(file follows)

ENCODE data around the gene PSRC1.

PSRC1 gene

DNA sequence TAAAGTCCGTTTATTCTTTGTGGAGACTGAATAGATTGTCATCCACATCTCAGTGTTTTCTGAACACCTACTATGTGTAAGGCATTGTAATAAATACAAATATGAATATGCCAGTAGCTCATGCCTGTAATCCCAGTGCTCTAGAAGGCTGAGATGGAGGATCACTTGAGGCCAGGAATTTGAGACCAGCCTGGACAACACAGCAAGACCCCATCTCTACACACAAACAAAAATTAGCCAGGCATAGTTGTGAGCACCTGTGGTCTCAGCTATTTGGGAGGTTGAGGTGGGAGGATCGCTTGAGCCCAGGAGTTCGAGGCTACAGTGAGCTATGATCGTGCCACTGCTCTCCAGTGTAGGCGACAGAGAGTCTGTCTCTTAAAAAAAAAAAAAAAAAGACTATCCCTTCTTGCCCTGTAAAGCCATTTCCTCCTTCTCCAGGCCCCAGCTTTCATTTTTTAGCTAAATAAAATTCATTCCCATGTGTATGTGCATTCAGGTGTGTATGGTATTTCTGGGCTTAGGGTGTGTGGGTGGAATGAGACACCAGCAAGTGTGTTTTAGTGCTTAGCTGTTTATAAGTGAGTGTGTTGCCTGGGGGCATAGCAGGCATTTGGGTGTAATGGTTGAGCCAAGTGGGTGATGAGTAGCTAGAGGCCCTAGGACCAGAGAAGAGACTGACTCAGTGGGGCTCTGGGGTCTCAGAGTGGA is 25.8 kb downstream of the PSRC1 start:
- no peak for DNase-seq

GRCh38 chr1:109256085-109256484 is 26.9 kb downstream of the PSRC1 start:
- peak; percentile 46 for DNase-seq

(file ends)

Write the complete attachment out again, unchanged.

ENCODE data around the gene PSRC1.

PSRC1 gene

DNA sequence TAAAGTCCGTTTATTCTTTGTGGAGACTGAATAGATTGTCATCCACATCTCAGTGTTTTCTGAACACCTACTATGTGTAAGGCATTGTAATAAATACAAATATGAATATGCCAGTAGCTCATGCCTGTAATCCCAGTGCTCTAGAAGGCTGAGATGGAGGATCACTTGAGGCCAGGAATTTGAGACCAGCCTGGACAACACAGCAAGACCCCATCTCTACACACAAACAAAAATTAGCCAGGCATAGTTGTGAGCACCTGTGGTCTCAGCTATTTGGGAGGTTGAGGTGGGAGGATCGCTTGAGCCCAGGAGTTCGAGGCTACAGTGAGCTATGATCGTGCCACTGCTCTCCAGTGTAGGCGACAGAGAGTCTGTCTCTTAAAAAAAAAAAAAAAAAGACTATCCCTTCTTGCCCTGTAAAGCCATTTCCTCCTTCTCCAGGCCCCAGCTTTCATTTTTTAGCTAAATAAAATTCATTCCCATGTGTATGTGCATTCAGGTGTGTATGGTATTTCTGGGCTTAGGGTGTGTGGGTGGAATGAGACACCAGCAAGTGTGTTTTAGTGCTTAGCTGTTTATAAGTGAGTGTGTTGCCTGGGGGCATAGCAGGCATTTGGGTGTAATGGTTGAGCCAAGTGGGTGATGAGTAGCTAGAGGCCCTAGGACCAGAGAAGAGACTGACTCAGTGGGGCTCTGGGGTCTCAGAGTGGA is 25.8 kb downstream of the PSRC1 start:
- no peak for DNase-seq

GRCh38 chr1:109256085-109256484 is 26.9 kb downstream of the PSRC1 start:
- peak; percentile 46 for DNase-seq